Border Agency executives are risking pregnant women's lives by dumping asylum-seekers in cheap rooms far from maternity care, midwives warned yesterday.
Royal College of Midwives general secretary Cathy Warwick poured scorn on Britain's "shocking" asylum process, highlighting that immigration officials were failing hundreds of women when they were most in need.
The comments followed Maternity Action and the Refugee Council's release of When Maternity Doesn't Matter, a series of harrowing case studies on the lives of pregnant asylum-seekers.
One woman, Frieda, said agency officials sent her to live in a town 50 miles from her partner and her specialist treatment in Leeds - even though they knew she was HIV-positive and 36 weeks pregnant.
"They robbed me of everything - my friends, my family, everyone is here (in Leeds)," she told researchers.
Irene, a rape survivor, was forced to share a Yorkshire hostel with men and was not allowed to register for a GP or midwife.
After 21 days she was moved again to a hostel in the north-east - only for officials to stop her payments and hand her an eviction notice the day before she went into labour.
"Giving me this letter just as I was about to give birth, I felt that it was inhuman," she said.
Ms Warwick said Britain arguably had one of the best maternity services in the world - yet the report showed vulnerable women were missing out on vital care.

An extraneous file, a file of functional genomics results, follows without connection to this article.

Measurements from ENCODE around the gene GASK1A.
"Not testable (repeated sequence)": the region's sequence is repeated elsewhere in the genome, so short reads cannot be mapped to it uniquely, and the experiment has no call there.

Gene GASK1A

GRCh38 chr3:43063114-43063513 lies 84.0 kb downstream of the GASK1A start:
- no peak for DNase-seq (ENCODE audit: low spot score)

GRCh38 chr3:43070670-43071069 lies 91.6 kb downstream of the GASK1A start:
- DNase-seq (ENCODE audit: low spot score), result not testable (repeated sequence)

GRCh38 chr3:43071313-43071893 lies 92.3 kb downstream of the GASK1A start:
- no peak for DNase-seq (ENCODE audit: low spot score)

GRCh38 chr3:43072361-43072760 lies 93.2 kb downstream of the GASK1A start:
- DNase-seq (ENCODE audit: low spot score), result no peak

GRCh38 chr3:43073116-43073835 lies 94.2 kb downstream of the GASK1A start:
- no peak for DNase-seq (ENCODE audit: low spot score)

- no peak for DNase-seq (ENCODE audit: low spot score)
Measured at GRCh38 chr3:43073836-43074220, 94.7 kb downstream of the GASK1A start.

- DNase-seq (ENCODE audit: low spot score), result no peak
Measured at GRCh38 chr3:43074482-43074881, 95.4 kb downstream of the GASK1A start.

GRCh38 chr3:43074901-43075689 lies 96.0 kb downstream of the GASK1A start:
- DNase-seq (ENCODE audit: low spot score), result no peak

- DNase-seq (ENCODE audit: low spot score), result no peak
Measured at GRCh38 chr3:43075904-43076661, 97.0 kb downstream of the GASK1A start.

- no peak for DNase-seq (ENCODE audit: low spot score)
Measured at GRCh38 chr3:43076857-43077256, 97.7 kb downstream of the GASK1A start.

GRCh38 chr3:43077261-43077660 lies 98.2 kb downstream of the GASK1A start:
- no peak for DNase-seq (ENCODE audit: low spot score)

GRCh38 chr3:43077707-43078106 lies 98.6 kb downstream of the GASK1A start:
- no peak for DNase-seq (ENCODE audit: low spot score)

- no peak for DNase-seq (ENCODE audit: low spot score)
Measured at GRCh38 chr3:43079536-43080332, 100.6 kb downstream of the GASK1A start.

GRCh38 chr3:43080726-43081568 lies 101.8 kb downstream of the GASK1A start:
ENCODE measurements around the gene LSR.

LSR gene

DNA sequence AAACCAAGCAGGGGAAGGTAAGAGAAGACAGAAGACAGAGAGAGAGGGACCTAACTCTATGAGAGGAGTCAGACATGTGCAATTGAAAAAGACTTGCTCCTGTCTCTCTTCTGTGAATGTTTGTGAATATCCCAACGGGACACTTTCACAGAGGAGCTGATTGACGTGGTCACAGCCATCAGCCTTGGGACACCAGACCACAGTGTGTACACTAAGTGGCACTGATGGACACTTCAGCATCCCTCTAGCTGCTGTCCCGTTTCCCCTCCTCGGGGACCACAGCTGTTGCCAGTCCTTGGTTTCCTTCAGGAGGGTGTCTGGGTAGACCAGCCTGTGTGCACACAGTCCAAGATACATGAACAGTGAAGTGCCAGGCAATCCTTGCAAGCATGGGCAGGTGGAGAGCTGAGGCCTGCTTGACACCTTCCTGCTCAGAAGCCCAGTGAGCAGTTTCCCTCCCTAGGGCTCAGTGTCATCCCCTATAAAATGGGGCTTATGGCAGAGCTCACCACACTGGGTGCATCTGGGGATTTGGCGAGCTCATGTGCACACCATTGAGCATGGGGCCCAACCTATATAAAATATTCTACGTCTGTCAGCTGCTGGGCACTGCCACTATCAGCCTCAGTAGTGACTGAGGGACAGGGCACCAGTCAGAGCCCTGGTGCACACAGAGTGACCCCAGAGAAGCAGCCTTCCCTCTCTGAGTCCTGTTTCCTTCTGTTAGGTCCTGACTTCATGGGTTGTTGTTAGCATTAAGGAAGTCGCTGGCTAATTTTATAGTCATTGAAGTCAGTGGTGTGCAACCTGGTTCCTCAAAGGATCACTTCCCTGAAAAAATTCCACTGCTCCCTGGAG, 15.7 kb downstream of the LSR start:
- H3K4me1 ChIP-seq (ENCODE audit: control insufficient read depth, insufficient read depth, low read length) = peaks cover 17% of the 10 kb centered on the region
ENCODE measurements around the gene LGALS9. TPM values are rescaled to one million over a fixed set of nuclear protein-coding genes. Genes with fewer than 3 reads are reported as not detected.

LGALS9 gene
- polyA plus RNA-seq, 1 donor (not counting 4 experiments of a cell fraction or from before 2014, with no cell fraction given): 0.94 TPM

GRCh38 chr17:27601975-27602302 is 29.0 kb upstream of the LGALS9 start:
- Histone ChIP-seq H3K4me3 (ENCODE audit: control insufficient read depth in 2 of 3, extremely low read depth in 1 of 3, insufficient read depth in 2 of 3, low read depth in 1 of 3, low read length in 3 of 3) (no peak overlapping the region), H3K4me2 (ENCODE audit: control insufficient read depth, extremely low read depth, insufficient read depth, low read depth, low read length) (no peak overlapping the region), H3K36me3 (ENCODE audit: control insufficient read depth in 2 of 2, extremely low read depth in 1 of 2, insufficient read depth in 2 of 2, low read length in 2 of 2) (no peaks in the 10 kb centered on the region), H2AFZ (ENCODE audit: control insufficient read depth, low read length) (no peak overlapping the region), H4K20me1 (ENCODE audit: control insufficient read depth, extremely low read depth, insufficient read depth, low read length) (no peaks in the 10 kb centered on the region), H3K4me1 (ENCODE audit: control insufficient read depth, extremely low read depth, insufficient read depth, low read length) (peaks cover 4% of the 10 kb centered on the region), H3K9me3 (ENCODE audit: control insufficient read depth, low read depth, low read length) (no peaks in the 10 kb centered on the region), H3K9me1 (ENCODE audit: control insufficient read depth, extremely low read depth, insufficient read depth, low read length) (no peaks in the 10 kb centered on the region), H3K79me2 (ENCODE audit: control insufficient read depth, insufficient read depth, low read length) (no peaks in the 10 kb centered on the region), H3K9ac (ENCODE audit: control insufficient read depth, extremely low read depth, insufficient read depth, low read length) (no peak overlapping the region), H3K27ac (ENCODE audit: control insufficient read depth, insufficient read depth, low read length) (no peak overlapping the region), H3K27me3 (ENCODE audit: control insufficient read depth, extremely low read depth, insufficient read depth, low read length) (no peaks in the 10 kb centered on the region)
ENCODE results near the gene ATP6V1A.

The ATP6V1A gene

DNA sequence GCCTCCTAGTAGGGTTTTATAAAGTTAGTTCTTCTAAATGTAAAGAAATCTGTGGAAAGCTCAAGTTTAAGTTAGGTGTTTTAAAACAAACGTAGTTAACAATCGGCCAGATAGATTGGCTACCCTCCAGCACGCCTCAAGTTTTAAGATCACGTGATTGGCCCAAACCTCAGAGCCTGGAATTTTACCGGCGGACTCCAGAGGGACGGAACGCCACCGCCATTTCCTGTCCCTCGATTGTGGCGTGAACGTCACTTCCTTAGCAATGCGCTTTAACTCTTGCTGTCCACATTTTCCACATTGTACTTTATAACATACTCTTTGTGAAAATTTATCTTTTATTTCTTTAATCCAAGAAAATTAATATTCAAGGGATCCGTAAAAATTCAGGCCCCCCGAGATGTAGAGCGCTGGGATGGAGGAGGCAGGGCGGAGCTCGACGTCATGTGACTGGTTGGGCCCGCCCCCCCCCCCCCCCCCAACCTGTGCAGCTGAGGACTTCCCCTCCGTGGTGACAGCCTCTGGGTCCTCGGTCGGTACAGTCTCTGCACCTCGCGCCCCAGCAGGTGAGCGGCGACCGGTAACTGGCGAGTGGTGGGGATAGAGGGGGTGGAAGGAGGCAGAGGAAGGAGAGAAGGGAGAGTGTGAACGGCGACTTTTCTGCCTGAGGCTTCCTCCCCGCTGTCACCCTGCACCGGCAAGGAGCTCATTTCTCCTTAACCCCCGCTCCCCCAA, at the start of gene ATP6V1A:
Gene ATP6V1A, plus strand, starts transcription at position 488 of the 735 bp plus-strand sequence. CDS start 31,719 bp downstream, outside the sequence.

"Our society is failing these women and their babies.
"This is not acceptable, particularly when the solutions are so obvious," she said.
Maternity Action's director Rosalind Bragg agreed.
"It is high time the UKBA recognised asylum-seeking women as being a particularly vulnerable group with complex needs and urgently ensure their policies reflect this.
"All women deserve to be treated with dignity during pregnancy," she said.
A UKBA spokesman insisted the agency considered every case individually: "Any asylum-seeker is only moved to a different area if it is safe and practical to do so and those with severe or complex health-care needs have their clinicians notified throughout the process."
A new policy also ruled out moving any pregnant woman in the four weeks before and after her due date, he added.
The calls come nearly a year after an asylum-seeker and her 10-month-old baby starved to death in a Westminster flat.
A leaked post-mortem reported "no food in his gut at all and so [he] had not eaten for several days at least," while the mother died in hospital after telling doctors she had not eaten in two days.
The child's mother had already won her asylum case, granting her access to state benefits, but officers had not yet filed the paperwork which left her dependent on irregular cash handouts from health and social-care agencies.
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